We’re dumping biosolids on parks and golf courses and our backyards where we live and play. Coastal cities and ocean vessels dump their sewage right into the ocean, where prions can enter the food chain again, while washing back on our favorite beaches. Even that potting soil in a bag often has biosolids/sewage/infectious waste in it. Neurodegenerative disease in a bag.
We’re dumping millions of tons of contaminated sewage into the oceans, rivers and on cropland around the world every day. We’re spraying reclaimed wastewater on our parks, golf courses and crops. In some cases, people are drinking reclaimed wastewater that has been recycled to their taps. Municipalities, water companies and sewage districts face new liabilities as never seen before.
The new urine study primarily references what is called variant CJD (vCJD is the supposed strain of prion that causes mad cow disease). I argue that a deadly prion is a deadly prion and all prion diseases should be managed assuming that prions are in the urine of all victims. There is no species barrier. There is no cure.
Based on this premise, caregivers and family members must arm themselves with facts that can save their lives. Simple acts, including a sneeze or a cough, can expose family and caregivers to the prion contagion. For example, many household items, including utensils and dishes that belong to people who have Alzheimer’s and CJD are likely infected from saliva. It’s unsafe for others to use these items and people should not donate them to charity.
Despite the mass confusion and concern regarding prion disease, protective and sterilization protocols for Alzheimer’s disease and CJD are not the same and millions of people are being exposed to a vicious prion disease because of false securities. CJD is just the tip of a deadly, incurable iceberg. We’re recklessly allowing caregivers and stakeholders to expose themselves and others to the prion pathogen.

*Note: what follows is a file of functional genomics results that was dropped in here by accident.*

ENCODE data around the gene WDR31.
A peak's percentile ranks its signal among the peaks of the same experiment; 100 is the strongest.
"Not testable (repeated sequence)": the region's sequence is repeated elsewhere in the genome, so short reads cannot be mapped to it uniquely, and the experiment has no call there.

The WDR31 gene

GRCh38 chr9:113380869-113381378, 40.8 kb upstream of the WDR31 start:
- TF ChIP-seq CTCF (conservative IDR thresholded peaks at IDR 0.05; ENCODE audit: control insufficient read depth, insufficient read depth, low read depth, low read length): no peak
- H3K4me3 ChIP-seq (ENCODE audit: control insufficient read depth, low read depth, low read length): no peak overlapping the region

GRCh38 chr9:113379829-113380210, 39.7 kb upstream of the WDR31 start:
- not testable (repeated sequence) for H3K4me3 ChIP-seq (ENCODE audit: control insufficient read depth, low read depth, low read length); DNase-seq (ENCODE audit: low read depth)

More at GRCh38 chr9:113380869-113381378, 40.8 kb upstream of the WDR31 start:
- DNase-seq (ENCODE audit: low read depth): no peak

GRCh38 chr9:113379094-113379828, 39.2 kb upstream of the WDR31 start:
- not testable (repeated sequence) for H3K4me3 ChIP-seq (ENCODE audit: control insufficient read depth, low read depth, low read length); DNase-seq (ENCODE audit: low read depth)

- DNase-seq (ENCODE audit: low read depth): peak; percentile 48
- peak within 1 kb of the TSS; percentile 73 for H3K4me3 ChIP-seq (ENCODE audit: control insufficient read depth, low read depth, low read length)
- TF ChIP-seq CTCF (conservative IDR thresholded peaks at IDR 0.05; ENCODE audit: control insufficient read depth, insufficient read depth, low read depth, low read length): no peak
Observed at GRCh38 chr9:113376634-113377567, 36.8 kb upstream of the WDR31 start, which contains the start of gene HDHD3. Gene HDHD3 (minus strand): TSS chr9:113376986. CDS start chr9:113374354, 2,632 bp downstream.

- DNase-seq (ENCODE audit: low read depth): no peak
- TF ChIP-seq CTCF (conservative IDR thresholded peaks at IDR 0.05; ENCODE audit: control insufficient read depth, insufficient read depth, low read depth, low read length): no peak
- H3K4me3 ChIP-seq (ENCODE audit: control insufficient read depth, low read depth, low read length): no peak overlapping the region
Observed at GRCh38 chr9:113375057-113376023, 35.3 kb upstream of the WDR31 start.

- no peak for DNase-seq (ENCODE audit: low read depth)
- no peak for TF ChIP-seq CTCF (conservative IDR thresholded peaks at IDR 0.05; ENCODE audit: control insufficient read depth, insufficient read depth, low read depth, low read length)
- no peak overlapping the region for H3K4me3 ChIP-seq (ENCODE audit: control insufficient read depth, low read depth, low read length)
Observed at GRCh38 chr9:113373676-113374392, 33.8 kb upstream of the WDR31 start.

Although there are multiple causes of, and pathways for, prion disease, reckless policies around the world are contributing to the unstoppable epidemic. It’s spreading further every day. Stakeholders must arm themselves with facts that can promote reform because infected animals shed infectious prions in skin, blood, saliva, mucus, urine, feces and cell tissue. Prions also have been found in milk. In essence, the entire body of a victim is contaminated and must be managed accordingly.
With these risks in mind, we need many reforms to safeguard human health and environmental pathways. We are experts on the issue of prion disease and pathway management. We have influenced public opinion and public policy around the world. Please join us in the pursuit of truth and reform.
Preview and order the eBook now to defend yourself and your family. There is no prevention and no cure, but smart nutrition can save your life. If you have brain disease, nutrition is your best hope for treatment.
Gary Chandler is a prion expert. He is the CEO of Crossbow Communications, author of several books and producer of documentaries about health and environmental issues around the world. Chandler is connecting the dots to the global surge in neurodegenerative disease, including Alzheimer’s disease, Parkinson’s disease, Creutzfeldt-Jakob disease, chronic wasting disease and other forms of prion disease. The scientific name for prion disease is transmissible spongiform encephalopathy. The operative word is “transmissible.” Even the global surge in autism appears to be related.